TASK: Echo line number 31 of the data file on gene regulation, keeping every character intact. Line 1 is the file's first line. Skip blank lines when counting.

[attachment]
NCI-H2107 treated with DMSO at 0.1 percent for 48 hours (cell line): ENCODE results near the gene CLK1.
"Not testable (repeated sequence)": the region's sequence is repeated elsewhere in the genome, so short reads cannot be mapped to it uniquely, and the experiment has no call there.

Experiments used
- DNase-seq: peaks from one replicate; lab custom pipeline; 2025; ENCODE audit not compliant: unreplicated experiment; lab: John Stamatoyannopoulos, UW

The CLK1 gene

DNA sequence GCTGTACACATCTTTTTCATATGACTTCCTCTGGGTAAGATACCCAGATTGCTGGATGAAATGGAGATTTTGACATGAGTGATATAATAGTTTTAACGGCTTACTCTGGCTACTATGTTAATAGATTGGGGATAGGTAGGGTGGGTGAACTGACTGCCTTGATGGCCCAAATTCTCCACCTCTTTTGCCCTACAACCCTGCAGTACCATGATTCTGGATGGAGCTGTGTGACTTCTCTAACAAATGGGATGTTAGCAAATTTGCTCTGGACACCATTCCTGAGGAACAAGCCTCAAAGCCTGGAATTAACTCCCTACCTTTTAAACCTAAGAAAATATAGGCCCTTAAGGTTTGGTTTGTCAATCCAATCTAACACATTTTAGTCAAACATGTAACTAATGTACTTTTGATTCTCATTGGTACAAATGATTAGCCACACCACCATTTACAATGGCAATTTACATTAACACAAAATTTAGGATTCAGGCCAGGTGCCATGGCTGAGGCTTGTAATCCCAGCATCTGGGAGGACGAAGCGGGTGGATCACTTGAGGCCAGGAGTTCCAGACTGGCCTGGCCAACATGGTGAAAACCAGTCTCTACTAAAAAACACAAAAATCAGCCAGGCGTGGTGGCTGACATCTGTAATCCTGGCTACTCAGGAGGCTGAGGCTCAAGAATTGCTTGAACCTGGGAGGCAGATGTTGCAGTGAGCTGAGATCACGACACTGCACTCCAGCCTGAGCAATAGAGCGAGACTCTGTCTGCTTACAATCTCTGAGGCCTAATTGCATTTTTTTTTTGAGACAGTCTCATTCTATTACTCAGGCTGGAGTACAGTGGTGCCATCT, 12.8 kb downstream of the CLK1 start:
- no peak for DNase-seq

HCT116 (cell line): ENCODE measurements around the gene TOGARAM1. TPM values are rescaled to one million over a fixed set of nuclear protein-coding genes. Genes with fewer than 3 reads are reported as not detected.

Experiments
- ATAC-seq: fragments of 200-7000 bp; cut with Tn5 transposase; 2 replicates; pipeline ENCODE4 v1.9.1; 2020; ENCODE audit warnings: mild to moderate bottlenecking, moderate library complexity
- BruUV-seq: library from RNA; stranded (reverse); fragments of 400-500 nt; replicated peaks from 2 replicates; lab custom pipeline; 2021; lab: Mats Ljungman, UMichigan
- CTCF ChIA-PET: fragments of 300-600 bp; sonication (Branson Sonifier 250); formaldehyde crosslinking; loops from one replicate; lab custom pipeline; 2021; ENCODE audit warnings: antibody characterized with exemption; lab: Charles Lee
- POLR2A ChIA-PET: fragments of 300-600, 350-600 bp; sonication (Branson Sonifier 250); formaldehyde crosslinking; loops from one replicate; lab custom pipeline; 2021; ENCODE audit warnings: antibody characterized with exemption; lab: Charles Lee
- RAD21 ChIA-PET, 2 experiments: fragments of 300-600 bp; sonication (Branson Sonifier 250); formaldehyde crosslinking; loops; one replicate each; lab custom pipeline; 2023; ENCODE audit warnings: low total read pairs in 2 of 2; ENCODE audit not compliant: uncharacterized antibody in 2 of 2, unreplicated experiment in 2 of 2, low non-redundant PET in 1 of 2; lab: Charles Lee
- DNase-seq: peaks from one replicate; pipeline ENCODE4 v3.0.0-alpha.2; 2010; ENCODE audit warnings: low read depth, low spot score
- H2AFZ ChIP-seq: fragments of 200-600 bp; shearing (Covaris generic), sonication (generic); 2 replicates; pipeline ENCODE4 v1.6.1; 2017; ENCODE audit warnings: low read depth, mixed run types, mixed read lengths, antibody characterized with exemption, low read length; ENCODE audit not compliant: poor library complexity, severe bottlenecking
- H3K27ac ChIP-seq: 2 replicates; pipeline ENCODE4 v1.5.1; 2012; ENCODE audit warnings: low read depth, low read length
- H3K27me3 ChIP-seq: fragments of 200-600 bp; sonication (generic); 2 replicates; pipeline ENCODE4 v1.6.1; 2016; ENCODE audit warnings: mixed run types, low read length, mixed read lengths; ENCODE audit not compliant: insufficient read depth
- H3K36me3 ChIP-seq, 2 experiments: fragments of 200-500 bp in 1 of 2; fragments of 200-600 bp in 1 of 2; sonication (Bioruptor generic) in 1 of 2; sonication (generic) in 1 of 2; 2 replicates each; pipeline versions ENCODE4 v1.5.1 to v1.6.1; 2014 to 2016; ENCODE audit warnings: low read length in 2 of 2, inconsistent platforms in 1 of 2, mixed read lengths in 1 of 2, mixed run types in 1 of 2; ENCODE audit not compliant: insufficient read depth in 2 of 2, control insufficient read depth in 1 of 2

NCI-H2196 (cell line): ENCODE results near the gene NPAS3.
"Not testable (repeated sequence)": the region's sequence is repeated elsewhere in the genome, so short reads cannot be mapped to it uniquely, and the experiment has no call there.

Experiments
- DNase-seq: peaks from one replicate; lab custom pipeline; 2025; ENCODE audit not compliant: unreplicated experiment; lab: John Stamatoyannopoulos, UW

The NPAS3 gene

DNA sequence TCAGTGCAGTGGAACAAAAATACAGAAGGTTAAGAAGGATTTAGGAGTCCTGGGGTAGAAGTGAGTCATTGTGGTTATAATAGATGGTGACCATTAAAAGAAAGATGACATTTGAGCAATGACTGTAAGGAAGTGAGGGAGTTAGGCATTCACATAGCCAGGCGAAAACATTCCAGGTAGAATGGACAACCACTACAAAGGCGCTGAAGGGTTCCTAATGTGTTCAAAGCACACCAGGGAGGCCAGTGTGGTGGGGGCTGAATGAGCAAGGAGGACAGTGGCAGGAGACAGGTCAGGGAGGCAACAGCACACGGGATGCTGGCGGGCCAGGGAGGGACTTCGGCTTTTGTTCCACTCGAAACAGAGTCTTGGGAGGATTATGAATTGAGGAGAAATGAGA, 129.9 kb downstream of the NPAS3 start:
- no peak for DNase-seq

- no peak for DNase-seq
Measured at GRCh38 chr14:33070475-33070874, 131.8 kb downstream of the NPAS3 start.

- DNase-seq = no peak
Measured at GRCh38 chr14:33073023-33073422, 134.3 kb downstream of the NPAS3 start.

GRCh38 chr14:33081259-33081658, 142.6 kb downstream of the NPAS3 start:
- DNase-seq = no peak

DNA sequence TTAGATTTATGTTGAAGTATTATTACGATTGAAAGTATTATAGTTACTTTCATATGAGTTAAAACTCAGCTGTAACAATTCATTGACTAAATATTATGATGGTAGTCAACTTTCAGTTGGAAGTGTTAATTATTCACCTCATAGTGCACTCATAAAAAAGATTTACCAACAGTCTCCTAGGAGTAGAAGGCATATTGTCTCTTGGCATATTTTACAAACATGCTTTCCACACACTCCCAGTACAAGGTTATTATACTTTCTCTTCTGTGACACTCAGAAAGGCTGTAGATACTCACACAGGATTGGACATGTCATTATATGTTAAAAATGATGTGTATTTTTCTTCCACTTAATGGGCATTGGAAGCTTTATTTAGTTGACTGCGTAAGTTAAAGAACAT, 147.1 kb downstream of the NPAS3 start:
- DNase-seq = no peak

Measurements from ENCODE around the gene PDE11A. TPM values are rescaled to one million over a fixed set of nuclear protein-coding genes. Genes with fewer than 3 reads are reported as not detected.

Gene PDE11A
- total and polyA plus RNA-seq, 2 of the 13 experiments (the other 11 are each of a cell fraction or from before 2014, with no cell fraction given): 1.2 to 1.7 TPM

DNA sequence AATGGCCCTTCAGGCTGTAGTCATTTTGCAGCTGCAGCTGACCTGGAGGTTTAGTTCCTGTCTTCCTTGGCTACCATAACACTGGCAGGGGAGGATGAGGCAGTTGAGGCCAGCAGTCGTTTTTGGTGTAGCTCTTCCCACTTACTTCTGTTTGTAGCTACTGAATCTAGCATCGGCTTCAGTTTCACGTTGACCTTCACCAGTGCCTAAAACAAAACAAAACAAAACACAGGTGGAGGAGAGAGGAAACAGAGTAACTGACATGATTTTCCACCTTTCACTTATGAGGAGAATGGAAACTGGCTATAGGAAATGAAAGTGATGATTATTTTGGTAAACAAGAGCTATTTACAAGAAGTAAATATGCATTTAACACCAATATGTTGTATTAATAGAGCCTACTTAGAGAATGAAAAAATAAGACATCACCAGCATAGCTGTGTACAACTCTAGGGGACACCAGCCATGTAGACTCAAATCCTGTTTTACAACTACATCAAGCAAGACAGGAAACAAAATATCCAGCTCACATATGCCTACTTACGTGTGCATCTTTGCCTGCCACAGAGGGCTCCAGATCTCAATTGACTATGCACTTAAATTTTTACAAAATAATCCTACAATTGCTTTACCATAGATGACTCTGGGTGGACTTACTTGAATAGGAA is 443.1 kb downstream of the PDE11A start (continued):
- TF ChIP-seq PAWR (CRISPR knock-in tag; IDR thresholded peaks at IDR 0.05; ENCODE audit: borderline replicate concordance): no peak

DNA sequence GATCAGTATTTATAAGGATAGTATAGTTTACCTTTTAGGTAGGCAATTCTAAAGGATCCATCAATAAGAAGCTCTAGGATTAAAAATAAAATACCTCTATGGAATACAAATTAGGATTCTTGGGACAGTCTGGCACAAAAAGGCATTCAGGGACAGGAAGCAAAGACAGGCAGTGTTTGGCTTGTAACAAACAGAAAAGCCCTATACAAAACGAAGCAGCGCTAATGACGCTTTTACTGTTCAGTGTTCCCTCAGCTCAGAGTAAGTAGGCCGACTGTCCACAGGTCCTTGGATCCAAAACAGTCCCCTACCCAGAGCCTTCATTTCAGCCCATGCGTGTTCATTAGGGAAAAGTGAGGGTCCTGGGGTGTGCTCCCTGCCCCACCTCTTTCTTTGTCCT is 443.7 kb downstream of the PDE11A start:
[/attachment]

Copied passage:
GRCh38 chr14:33081259-33081658, 142.6 kb downstream of the NPAS3 start: